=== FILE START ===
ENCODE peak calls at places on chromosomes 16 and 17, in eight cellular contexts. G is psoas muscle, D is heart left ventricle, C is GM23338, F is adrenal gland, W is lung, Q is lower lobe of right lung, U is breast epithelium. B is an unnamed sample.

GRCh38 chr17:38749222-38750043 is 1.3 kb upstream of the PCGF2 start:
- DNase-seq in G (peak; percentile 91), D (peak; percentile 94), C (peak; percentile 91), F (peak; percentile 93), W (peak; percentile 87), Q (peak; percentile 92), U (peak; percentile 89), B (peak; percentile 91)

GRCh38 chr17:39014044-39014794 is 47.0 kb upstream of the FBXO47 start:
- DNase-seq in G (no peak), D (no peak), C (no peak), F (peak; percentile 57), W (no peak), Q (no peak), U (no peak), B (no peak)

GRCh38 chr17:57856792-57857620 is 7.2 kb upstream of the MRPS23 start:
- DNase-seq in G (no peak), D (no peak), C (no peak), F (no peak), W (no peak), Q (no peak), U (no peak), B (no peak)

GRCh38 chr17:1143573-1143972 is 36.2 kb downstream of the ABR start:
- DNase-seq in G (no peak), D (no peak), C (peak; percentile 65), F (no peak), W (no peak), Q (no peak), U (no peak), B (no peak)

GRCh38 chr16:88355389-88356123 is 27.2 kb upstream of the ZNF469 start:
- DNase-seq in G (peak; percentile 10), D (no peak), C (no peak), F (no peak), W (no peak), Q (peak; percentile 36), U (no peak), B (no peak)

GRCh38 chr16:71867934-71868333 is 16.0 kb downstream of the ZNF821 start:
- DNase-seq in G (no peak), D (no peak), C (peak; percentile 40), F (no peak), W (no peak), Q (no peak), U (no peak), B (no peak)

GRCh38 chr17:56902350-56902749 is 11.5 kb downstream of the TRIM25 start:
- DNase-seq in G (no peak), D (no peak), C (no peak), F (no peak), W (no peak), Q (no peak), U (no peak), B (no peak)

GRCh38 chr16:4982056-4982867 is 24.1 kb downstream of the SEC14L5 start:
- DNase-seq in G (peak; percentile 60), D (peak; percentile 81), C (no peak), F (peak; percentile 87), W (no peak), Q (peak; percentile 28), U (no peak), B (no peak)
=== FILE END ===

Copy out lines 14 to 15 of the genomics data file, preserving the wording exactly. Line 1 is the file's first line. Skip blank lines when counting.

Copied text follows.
GRCh38 chr17:56902350-56902749 is 11.5 kb downstream of the TRIM25 start:
- DNase-seq in G (no peak), D (no peak), C (no peak), F (no peak), W (no peak), Q (no peak), U (no peak), B (no peak)